Sales of organic goods, including food animal products, have doubled in the EU between 2012 and 2016 [16]. This increase has resulted in a corresponding increase in animals designated as organic; for instance, the number of dairy cows in this sector rose from ~100,000 in 2000 to 860,000 in 2015 (now representing ~4% of the European herd; [17]). Moreover, providing an improved quality of life for farm animals is of increasing concern to consumers of organic products [18,19,20]. In a recent survey, more than 75% of the 28,031 respondents considered that organic food products support higher animal welfare standards [21].
Unlike previous EU regulations related to conventional farming, the organic regulations ([22]; Figure 1) provide detailed rules specifically targeted at promoting “high animal welfare standards and in particular meets animals’ species-specific behavioural needs”. In organic farms, “Husbandry practices, including stocking densities and housing conditions, shall ensure that the developmental, physiological and ethological needs of the animals are met” (art. 1.7.2, 2018/848).
However, within the EU, regulations come through consensus-based deliberations that inherently include some degree of compromise by different stakeholders involved in the decision-making process. These compromises can lead to the adoption of regulations that fall short in their intention to protect the animals, due in part to omissions of fact or the inclusion of vague descriptions [23]. In addition, regulations that are not enforced, or only enforced sporadically, are at great risk of failing to protect animals [11]. The majority of conventional farms are rarely inspected [24], despite some Member States choosing to inspect more frequently than others (e.g., 10% of Swedish farms are inspected every year; [25]). In the case of organic farms, the EU law-makers require all farms to be inspected when seeking organic certification (art. 34, 2018/848) and they are also “subject to a verification of compliance at least once a year” including “a physical on-the-spot inspection”.
The aim of this paper is to critically review the EU organic regulations for dairy cattle and explore whether they result in a meaningful step forward to improve the welfare of dairy cattle. For this, we examined six key areas where there is a body of science available to help guide best practice. For an exhaustive list of the EU conventional and organic regulations concerning dairy cattle production, the reader is referred to the electronic Supplementary Materials (see Tables S1–S22).
Using the minimum standards set for conventional farming as a basis for comparisons, we reviewed the current scientific knowledge in each particular area to identify improvements, limitations and gaps in the organic regulations. We also explored whether some aspects of the organic regulations, that target other objectives of organic farming such as the reduction in use of pharmaceutic agents, may create tensions with respect to animal welfare.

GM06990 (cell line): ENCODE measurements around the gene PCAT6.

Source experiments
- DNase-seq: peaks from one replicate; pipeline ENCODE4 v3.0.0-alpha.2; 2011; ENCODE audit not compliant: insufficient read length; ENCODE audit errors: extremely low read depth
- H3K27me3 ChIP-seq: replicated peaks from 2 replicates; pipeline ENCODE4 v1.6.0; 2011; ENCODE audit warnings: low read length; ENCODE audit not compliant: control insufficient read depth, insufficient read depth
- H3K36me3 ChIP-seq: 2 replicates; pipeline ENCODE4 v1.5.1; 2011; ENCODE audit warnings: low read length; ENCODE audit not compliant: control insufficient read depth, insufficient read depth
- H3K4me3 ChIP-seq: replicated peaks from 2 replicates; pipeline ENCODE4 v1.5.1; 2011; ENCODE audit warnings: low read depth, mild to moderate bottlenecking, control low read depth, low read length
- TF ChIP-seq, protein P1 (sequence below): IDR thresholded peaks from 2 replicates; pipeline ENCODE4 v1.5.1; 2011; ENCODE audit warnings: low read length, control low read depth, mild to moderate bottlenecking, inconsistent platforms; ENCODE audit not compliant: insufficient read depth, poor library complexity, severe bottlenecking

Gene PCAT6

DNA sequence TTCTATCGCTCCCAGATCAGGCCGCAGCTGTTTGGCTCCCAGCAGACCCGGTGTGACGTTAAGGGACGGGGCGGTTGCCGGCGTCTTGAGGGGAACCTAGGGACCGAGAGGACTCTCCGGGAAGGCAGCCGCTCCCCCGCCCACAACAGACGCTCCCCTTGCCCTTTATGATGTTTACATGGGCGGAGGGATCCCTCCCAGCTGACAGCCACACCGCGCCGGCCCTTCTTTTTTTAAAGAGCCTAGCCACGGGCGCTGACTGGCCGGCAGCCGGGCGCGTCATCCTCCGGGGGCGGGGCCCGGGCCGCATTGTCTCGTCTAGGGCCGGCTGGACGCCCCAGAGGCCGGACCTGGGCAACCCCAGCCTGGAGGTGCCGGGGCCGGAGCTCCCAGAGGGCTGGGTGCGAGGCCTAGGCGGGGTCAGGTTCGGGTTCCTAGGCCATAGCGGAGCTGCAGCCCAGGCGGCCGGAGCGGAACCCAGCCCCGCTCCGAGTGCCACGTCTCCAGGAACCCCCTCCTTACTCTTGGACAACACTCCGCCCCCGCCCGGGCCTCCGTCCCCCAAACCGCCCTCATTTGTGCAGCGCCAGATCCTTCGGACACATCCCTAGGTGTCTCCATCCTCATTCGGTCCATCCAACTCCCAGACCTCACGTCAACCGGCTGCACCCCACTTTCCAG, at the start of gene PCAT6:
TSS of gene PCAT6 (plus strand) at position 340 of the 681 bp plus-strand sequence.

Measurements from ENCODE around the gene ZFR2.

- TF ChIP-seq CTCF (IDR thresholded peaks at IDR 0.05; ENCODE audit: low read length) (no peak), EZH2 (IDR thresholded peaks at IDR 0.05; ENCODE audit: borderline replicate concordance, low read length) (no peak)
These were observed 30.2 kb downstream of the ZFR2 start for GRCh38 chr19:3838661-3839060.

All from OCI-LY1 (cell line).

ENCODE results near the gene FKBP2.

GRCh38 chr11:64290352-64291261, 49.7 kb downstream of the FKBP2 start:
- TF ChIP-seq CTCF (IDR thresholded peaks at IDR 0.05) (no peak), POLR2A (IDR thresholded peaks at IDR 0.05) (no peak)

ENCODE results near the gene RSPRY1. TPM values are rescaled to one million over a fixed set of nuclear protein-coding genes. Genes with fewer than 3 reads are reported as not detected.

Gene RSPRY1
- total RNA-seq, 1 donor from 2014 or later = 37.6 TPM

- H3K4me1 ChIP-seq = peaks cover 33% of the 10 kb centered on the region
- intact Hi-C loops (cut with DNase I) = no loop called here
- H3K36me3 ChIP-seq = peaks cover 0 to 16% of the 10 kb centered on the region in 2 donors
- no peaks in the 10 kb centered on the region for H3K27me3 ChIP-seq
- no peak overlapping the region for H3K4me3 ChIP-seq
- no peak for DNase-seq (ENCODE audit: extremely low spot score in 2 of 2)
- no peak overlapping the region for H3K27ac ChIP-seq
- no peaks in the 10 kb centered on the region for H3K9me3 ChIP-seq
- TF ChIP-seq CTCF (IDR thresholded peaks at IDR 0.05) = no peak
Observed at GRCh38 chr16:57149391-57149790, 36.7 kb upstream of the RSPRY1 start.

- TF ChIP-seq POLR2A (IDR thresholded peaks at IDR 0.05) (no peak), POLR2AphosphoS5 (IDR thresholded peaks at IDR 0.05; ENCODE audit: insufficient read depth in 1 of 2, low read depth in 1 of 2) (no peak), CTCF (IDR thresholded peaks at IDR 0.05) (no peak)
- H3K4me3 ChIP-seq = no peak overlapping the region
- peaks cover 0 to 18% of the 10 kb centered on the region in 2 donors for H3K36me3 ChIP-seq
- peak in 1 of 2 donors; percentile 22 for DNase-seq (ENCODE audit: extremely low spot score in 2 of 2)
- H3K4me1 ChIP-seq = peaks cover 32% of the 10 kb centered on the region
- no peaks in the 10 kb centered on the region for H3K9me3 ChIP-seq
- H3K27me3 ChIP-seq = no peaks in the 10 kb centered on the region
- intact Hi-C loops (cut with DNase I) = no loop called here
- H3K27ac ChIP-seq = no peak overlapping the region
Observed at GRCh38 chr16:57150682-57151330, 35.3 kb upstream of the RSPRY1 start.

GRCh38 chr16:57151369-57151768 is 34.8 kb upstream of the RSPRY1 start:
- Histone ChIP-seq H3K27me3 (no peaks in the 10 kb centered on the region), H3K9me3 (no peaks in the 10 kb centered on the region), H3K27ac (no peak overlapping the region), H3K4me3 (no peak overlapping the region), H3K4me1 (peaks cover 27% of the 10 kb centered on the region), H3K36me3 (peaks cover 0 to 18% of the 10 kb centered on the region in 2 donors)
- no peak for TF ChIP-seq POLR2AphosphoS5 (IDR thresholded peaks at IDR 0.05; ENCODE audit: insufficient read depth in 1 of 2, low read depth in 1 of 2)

2. Physical Mutilations

Most painful management procedures involving physical mutilations of farm animals are addressed within the EU organic regulations. In dairy cattle, physical mutilations include disbudding (i.e., preventing the growth of horns), dehorning (i.e., removing the horns) and tail-docking (i.e., cutting the tail between the sixth and seventh vertebrae). Castration will not be considered as the practice is rarely performed on dairy farms.
Unfortunately, the regulations for conventional farming are not clear regarding physical mutilations. The Council of Europe Recommendation (CoE) [26] forbids tail-docking (except for medical purposes) but allows dehorning and disbudding (anesthesia is mandatory when disbudding and dehorning calves over 4 weeks of age). However, the directives adopted in 1998 [12] and 2008 [27] failed to address physical mutilations, making it unclear whether these rules still apply. There is some evidence indicating that the CoE recommendations are largely ignored; a recent survey in the EU reported that about 60% of calves aged over 2 months old were not given any pain mitigation drugs before or after dehorning [3].
The regulations governing organic farming ban these procedures or state that they may only be performed “on a case-by-case basis and only when those practices improve the health, welfare or hygiene of the livestock or where workers’ safety would otherwise be compromised”. Tail-docking is not mentioned in the listed exceptions in the 2018 organic regulations and thus appears to be banned by default, a position similar to many other countries (see [8]). Thus, only dehorning and disbudding may be performed but under circumstances that guarantee minimal suffering for the animals.
The practices of disbudding and dehorning (please note that the majority of research has focused on disbudding) intend to reduce the risks of injuries to animals and stockpersons caring for the animals (see review by [28]). Disbudding is acutely painful and induces strong behavioral and physiological responses in absence of pain mitigation [29]. There is a growing body of evidence indicating that the intra-operative pain can be controlled by using general anesthesia, local anesthesia or a combination of both [30,31]. However, effects of these drugs are limited to approximately 2 hours and, therefore, fail to mitigate the post-operative pain [28,31,32]. Evidence of post-operative pain begins when the effects of the drugs wane as shown by behavioral and physiological changes [31]. There is also some evidence indicating that the post-operative pain is associated with persistent negative affective states. Calves experiencing hot-iron disbudding show conditioned place aversion (i.e., aversion of the room they have been dehorned in; [33]) and express depressive-like behaviors such as negative judgment bias [34,35] and anhedonia (a reduced ability to experience pleasure; [36]).